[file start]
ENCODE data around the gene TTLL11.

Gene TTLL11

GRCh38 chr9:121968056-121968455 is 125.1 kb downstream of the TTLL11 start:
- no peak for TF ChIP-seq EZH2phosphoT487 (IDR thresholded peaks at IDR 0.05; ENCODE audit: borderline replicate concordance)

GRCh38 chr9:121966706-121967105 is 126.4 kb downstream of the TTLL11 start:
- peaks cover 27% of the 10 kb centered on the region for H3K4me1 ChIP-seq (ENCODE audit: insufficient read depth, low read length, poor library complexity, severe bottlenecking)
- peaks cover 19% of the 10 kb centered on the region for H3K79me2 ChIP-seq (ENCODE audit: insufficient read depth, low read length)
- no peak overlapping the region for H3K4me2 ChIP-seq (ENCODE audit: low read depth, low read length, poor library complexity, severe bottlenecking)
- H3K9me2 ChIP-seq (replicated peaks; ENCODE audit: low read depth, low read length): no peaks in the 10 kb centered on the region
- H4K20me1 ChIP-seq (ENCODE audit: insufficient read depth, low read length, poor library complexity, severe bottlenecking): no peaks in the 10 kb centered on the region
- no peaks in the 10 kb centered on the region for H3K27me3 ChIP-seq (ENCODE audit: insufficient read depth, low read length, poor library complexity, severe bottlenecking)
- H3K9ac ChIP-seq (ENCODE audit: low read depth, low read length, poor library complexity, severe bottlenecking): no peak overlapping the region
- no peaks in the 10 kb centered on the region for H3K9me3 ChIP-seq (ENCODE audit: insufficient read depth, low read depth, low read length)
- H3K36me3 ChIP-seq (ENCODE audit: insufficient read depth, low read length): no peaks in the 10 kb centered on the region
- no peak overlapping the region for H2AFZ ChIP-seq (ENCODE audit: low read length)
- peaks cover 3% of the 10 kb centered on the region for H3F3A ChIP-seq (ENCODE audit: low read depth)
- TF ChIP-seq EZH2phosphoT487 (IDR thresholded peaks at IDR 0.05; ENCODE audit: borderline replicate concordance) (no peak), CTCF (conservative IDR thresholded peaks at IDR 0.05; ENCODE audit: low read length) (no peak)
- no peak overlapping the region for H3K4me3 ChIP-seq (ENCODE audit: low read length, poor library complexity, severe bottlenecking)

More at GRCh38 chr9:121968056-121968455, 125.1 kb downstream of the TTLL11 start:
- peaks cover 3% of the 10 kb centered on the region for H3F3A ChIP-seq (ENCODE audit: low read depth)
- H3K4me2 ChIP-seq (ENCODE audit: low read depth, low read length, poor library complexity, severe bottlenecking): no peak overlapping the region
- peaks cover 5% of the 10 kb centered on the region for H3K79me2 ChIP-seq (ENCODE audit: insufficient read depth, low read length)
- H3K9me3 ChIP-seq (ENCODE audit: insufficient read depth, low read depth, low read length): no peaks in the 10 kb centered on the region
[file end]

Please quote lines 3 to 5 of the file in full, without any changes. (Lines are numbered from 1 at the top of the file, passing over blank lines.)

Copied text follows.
GRCh38 chr9:121968056-121968455 is 125.1 kb downstream of the TTLL11 start:
- no peak for TF ChIP-seq EZH2phosphoT487 (IDR thresholded peaks at IDR 0.05; ENCODE audit: borderline replicate concordance)

GRCh38 chr9:121966706-121967105 is 126.4 kb downstream of the TTLL11 start: